It's uncanny how the injury bug keeps biting the defense. With the exception of Ponder, the starters on offense have gone unscathed. The defense has lost four starters for at least one game, including Kevin Williams who missed the season opener, Cook and Sanford in Week 5, and now Bishop and possibly Xavier Rhodes and Harrison Smith.
What Must Improve
On a positive note, pick just about any part of the team and there's a need to improve. On the negative side, how do you choose what to focus on?
If everything is emphasized, then nothing is emphasized.
A self-improvement book by Tom Rath, Strength Finder 2.0, suggests that if you want people to improve their performance, it's not always a good idea to focus on what they do poorly, but to focus on what they do well—their strengths.
By focusing on strengths, a person improves a lot more by doing what he does well even better.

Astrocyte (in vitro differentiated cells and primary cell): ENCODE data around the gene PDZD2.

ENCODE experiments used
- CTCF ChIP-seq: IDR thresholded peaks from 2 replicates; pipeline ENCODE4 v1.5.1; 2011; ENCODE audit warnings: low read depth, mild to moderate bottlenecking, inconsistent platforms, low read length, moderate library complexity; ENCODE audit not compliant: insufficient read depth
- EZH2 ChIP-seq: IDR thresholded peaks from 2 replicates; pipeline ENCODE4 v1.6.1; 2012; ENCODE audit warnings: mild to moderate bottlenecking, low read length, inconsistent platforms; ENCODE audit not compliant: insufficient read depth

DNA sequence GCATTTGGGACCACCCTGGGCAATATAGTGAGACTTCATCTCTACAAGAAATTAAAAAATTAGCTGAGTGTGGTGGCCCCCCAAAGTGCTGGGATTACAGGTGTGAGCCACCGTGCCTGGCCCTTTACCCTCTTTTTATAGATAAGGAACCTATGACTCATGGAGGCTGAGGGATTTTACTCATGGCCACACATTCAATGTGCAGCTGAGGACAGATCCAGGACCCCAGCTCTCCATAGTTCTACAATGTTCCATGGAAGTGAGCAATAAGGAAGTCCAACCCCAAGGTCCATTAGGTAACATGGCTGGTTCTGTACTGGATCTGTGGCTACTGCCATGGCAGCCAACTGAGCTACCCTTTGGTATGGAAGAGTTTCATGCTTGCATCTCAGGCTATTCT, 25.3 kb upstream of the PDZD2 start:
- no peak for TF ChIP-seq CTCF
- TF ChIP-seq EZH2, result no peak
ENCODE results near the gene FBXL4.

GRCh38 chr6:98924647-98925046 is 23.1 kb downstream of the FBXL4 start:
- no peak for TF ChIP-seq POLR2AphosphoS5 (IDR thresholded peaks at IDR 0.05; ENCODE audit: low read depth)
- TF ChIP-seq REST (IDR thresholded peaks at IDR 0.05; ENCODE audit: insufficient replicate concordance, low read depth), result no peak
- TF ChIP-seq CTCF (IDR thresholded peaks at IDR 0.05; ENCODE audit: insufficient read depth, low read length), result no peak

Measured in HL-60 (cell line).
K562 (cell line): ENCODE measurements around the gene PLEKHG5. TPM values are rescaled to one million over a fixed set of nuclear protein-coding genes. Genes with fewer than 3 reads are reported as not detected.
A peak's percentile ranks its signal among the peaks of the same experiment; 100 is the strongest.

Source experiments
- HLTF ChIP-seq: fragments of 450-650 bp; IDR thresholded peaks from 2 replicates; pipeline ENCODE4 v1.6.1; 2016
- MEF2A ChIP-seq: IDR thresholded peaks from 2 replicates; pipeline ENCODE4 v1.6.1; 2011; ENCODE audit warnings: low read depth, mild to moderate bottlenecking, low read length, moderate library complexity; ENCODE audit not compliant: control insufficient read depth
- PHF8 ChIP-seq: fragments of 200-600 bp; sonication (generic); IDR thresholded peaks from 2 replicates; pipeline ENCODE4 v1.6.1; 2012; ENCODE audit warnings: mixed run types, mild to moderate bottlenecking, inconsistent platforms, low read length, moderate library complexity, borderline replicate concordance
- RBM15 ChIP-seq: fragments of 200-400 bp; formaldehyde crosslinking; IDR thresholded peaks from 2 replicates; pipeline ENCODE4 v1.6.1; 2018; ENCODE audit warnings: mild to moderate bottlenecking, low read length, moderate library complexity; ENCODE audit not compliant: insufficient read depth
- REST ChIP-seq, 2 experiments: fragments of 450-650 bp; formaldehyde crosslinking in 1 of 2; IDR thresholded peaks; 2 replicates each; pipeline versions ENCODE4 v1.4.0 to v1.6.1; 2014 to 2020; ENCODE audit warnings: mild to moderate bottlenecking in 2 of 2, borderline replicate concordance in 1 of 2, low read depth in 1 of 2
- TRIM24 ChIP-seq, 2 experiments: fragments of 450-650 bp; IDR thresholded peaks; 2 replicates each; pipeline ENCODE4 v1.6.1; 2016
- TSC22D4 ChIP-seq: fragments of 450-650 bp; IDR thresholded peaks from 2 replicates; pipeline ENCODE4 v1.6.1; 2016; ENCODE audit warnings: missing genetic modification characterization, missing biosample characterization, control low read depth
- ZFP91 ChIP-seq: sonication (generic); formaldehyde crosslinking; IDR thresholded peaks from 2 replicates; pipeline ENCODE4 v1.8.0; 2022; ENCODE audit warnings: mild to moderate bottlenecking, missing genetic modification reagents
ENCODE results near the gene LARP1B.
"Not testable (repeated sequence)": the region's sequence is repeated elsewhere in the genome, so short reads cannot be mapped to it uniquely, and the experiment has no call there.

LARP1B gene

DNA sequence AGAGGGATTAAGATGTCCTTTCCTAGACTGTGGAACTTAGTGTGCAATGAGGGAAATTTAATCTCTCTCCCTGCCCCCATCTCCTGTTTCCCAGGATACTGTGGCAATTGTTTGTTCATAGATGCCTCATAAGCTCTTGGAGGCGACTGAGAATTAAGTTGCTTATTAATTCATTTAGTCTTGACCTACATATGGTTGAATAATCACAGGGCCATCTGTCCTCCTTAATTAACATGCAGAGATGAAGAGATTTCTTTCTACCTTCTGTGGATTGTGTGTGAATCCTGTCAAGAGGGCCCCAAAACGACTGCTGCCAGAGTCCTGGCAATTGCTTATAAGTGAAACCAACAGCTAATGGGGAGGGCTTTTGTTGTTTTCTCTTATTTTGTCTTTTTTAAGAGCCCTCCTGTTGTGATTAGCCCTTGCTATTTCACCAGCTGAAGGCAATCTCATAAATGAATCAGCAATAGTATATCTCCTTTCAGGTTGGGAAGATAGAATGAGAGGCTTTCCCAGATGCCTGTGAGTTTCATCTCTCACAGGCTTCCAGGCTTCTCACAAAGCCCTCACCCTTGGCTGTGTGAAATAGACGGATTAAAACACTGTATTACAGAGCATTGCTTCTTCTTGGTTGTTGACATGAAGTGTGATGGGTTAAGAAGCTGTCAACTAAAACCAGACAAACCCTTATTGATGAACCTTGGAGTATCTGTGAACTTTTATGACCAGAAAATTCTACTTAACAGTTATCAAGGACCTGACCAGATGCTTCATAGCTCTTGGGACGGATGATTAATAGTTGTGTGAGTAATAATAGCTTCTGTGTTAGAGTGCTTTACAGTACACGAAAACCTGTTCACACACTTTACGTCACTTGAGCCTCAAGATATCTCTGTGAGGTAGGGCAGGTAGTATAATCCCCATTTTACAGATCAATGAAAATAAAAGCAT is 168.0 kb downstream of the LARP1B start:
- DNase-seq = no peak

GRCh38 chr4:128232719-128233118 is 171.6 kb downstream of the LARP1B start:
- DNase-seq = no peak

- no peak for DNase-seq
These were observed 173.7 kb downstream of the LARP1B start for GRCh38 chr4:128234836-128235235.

Give the Ball to AP
If the case holds true for teams, then on offense the Vikings need to focus more on the running game—one of their strengths.
Perhaps it's time to climb back on the back of Adrian Peterson and let him carry the team. Against the Panthers, he finished with his highest average per carry of the season at 6.2 yards. The problem is the Vikings had to abandon the running game after falling behind and tried to come back using the pass.
By utilizing the running game more, the Vikings can use up more of the clock. By grinding out some longer drives, they will leave less time for the defense to get burned.
Take Advantage of the Kicking Game